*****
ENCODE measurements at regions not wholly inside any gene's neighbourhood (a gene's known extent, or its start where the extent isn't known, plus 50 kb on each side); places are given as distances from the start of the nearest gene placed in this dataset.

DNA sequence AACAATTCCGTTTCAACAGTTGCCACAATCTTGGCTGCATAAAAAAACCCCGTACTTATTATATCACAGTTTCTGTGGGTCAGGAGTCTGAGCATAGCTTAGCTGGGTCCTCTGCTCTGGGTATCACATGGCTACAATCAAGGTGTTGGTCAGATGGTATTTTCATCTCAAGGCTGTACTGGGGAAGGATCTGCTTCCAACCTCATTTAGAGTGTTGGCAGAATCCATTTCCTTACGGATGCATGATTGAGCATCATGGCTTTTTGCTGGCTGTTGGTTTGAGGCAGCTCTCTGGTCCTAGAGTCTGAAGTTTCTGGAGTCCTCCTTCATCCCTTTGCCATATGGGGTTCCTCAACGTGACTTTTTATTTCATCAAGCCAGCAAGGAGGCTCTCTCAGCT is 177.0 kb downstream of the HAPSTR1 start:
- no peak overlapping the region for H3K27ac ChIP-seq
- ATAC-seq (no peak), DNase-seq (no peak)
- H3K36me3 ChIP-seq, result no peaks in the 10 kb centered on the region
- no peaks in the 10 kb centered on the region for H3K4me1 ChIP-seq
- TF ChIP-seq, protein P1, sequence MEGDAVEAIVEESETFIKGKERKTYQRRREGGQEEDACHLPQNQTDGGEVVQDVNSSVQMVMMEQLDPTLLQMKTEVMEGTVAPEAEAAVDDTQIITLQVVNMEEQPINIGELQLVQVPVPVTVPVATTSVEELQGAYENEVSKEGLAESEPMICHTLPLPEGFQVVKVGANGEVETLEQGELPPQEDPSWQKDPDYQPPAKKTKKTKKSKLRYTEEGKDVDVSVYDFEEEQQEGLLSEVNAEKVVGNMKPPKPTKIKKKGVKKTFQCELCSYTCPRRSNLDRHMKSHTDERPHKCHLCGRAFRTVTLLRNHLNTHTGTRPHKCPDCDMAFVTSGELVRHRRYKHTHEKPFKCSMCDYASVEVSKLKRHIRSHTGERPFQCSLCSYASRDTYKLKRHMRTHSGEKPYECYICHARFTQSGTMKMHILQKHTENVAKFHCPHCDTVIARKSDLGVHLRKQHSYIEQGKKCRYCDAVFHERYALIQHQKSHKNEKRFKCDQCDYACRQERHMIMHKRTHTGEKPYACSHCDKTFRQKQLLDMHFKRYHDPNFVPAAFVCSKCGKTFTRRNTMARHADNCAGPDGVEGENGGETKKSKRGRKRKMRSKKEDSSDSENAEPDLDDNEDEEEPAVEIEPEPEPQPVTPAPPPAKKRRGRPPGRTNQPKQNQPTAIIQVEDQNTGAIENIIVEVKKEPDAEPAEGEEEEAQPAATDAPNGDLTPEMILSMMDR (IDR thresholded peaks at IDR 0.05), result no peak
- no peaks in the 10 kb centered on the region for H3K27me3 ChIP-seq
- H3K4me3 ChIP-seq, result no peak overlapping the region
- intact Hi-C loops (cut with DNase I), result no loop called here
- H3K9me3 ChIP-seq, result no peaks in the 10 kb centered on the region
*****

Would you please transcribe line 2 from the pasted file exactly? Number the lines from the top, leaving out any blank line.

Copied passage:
DNA sequence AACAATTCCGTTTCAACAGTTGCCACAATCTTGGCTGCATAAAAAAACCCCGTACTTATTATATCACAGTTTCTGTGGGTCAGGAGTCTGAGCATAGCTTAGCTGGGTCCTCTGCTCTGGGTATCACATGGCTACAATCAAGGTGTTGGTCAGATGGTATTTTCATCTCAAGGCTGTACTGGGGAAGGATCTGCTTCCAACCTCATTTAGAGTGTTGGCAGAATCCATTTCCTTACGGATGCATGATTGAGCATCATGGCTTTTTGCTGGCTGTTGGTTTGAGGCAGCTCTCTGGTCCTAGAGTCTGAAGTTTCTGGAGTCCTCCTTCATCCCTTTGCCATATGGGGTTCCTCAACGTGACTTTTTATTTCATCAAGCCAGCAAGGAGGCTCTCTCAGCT is 177.0 kb downstream of the HAPSTR1 start: